A Pakistani judicial commission will arrive in Mumbai on February 3 to record the statements of key persons involved in Mumbai attack probe.
Official sources said that officers of the crime branch have been asked to provide assistance to the Pakistani commission during their visit here for which the Bombay high court had recently given a go-ahead.
The commission will be recording the statement of Ramesh Mahale, the 26/11 case investigating officer and R V Sawant-Waghul, the Magistrate who recorded the confessional statement of lone surviving Pakistani gunman Ajmal Kasab.
The statements of a few doctors of J J Hospital who treated Kasab will also be recorded, the sources said.
All the statements would be recorded at Esplanade court in south Mumbai, they said.
Pakistan has already issued a gazette notification on the formation of the judicial commission and has listed the members who will represent the Pakistan government.
The delegation will include Khalid Qureshi, the head of the Federal Investigation Agency's Special Investigation Group, and Muhammad Azhar Chaudhry and Chaudhry Zulifqar the two main prosecutors.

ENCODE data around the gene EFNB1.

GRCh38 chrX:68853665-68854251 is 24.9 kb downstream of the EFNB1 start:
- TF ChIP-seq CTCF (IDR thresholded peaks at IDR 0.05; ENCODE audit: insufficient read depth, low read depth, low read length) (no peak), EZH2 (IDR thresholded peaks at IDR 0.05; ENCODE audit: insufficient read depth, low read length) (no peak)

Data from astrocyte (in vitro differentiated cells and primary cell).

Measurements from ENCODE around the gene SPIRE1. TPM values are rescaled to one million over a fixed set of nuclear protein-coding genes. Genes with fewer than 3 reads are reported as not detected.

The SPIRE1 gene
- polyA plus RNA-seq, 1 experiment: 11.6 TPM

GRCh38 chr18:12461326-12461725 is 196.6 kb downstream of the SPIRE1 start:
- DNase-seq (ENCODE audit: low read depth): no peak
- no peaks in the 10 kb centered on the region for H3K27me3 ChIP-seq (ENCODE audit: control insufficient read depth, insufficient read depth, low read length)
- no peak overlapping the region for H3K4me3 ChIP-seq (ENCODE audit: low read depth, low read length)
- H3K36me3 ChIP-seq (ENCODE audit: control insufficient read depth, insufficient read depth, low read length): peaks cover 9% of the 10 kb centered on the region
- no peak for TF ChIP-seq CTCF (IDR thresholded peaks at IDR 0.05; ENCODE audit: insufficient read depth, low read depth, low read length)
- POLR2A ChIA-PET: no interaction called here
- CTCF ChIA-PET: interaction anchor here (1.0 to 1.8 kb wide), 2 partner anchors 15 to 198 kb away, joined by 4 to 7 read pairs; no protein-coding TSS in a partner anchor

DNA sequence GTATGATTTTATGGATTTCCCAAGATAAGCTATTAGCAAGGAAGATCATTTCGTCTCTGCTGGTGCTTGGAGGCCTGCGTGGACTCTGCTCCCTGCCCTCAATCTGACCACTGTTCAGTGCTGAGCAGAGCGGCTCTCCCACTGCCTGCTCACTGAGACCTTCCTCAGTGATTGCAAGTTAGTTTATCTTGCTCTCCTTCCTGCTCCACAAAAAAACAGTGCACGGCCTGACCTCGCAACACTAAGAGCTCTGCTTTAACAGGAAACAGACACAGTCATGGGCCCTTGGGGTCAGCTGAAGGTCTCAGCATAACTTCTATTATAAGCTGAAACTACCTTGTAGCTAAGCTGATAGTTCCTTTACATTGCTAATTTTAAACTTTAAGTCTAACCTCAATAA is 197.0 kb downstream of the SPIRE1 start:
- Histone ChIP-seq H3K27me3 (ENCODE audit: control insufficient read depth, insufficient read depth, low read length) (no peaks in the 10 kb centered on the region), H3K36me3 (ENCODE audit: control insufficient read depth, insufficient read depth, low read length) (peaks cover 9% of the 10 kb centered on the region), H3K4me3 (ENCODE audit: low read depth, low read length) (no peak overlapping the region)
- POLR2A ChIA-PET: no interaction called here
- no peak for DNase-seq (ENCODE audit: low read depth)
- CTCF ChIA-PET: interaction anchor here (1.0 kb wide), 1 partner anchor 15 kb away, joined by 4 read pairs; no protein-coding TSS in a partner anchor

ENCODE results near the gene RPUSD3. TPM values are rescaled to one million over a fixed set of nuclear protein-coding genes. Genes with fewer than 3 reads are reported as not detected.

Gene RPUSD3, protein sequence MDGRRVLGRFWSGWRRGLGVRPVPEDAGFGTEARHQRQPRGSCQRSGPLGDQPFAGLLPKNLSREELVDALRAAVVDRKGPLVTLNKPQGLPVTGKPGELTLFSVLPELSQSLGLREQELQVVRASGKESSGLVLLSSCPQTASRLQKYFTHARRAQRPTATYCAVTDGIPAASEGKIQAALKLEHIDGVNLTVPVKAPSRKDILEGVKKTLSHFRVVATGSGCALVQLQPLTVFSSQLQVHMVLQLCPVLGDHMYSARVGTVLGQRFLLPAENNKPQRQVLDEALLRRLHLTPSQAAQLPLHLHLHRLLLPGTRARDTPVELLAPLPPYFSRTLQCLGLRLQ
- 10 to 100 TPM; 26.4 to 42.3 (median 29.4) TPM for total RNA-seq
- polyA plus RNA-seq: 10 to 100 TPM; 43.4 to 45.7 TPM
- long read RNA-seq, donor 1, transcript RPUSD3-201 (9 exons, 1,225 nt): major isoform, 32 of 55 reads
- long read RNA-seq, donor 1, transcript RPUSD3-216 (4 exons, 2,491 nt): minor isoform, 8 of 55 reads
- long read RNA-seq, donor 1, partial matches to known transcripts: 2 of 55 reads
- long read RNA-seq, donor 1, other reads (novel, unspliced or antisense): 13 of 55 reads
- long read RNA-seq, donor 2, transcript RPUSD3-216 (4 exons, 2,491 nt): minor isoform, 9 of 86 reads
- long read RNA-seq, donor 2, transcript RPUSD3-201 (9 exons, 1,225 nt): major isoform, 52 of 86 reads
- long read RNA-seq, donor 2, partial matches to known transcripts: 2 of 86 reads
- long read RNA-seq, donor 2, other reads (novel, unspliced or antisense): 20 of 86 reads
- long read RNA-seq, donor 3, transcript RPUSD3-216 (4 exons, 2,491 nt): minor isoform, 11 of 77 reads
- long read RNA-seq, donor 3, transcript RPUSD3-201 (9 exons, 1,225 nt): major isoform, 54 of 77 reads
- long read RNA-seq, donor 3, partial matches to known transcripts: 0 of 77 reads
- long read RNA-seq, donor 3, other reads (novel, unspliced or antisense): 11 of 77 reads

The commission will also have representatives of the defence lawyers. Accordingly, five counsel of seven Pakistani suspects charged with involvement in the Mumbai attacks had informed the anti-terrorism court that they were prepared to go to India.
The commission was announced by Pakistan in response to a directive from the anti-terrorism court that is conducting the trial of seven Pakistani suspects, including Lashkar-e-Taiba commander Zaki-ur Rehman Lakhvi, who have been charged with planning and financing the attacks in 2008 that killed 166 people.
The five lawyers were Lakhvi's counsel Khwaja Sultan, Riaz Cheema, Asam bin Haris and Fakhar-e-Hayat. The defence team submitted the passports and other documents of the five lawyers to the court.
During the home secretary-level talks held in New Delhi in March last year, India had agreed to the Pakistani proposal to host the judicial commission of that country as Islamabad maintained that it was necessary to send the panel to India as part of the judicial process in Pakistan.
Pakistan's contention is that the charges against seven LeT operatives, including its 'operation commander' Lakhvi, lodged in a jail there, are based on Kasab's statement in Mumbai and hence the magistrate and the IO's statements are necessary to submit before the anti-terror court.
The trial in the Rawalpindi court has been going on at a snail's pace and Indian officials are not very optimistic that the guilty will be punished any time soon. Curiously, four judges of the court have been changed ever since the trial began in early 2009. Shahid Rafique is the fifth judge to hear the case.